Philosophy of Science 76 (4):464-487 (2009)

Authors
Mohan Matthen
University of Toronto at Mississauga
Abstract
A hitherto neglected form of explanation is explored, especially its role in population genetics. “Statistically abstractive explanation” (SA explanation) mandates the suppression of factors probabilistically relevant to an explanandum when these factors are extraneous to the theoretical project being pursued. When these factors are suppressed, the explanandum is rendered uncertain. But this uncertainty traces to the theoretically constrained character of SA explanation, not to any real indeterminacy. Random genetic drift is an artifact of such uncertainty, and it is therefore wrong to reify it as a cause of evolution or as a process in its own right. *Received July 2009. †To contact the author, please write to: Department of Philosophy, University of Toronto, 170 St. George St., Toronto, ON M5R 2M8, Canada; e‐mail: mohan.matthen@utoronto.ca.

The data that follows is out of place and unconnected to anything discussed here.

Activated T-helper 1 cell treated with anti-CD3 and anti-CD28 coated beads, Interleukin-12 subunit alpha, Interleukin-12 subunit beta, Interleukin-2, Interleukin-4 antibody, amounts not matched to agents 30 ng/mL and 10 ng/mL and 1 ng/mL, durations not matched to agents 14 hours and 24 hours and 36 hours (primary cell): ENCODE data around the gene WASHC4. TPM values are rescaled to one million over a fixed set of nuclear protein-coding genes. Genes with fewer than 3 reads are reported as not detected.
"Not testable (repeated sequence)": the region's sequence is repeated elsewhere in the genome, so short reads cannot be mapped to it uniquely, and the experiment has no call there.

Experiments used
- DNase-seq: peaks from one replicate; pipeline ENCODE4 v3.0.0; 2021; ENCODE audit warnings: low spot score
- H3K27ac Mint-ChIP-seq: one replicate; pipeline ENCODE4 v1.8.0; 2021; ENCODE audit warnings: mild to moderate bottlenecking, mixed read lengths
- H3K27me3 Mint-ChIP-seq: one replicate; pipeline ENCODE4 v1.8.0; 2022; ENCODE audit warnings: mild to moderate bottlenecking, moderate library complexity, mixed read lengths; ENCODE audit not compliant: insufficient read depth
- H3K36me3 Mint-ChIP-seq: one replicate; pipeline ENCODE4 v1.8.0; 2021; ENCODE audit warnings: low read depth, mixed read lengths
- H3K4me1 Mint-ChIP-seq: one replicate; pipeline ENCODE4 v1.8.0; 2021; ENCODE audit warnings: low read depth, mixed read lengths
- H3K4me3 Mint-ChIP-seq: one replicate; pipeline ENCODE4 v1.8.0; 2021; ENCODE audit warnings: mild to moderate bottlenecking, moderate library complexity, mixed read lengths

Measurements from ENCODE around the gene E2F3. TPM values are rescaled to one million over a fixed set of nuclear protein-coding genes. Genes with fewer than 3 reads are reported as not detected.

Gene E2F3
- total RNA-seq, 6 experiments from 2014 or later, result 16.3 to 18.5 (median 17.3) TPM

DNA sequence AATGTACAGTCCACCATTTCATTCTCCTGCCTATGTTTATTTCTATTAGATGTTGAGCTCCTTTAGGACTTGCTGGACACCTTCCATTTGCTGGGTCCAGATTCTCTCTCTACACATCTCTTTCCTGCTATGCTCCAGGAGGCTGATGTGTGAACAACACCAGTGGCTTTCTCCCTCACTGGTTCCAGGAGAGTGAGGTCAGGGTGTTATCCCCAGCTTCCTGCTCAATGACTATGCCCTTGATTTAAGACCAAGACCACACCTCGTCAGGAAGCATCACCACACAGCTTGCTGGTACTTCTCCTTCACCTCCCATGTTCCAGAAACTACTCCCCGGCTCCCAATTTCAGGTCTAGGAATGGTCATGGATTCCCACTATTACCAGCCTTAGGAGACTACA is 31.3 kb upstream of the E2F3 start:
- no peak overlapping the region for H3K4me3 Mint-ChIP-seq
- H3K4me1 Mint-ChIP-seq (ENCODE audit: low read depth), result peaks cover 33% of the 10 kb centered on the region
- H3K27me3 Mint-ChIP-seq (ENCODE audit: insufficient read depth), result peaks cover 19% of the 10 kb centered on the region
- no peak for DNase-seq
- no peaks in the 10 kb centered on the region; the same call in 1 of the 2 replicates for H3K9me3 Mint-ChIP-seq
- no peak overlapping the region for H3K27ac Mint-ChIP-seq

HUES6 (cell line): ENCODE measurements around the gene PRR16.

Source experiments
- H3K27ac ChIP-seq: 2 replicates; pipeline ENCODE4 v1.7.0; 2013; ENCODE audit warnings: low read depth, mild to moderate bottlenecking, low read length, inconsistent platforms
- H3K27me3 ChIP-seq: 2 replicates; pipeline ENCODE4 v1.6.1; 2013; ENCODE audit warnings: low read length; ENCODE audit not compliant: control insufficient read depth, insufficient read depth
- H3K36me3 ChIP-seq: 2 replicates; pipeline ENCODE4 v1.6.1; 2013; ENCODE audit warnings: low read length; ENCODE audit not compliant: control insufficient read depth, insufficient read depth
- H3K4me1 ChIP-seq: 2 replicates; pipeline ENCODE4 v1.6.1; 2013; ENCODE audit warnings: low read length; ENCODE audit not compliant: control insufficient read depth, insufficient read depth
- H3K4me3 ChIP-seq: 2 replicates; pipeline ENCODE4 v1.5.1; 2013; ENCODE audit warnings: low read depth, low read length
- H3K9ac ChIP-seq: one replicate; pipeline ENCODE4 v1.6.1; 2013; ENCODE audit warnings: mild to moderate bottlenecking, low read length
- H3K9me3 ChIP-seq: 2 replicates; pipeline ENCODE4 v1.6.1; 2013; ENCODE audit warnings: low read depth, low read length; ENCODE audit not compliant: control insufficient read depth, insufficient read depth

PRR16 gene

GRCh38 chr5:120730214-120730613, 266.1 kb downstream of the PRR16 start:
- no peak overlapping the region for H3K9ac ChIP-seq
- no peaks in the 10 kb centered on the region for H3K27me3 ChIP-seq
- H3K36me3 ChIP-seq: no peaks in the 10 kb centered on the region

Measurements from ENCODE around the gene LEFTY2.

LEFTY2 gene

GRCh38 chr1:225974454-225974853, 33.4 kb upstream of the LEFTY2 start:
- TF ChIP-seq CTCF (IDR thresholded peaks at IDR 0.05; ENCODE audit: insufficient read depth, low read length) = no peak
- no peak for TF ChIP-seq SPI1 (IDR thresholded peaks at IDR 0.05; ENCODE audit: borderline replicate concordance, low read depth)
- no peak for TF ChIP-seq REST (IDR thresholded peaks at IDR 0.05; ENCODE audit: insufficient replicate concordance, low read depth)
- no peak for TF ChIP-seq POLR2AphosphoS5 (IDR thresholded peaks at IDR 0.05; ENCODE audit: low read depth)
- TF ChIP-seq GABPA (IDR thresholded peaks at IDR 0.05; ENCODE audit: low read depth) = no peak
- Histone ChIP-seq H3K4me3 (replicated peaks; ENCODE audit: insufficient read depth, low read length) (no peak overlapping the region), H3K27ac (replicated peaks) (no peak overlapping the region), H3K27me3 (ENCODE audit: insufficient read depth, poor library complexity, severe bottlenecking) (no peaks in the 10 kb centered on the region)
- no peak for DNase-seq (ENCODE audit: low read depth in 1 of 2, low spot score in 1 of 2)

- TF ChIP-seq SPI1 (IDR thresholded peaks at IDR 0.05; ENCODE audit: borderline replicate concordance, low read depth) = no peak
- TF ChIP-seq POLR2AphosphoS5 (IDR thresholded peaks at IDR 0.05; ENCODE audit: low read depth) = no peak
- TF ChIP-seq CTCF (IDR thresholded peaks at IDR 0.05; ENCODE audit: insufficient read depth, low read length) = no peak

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DOI 10.1086/648063
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References found in this work BETA

1953 and All That. A Tale of Two Sciences.Philip Kitcher - 1984 - Philosophical Review 93 (3):335-373.
Evolution, Population Thinking, and Essentialism.Elliott Sober - 1980 - Philosophy of Science 47 (3):350-383.

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Citations of this work BETA

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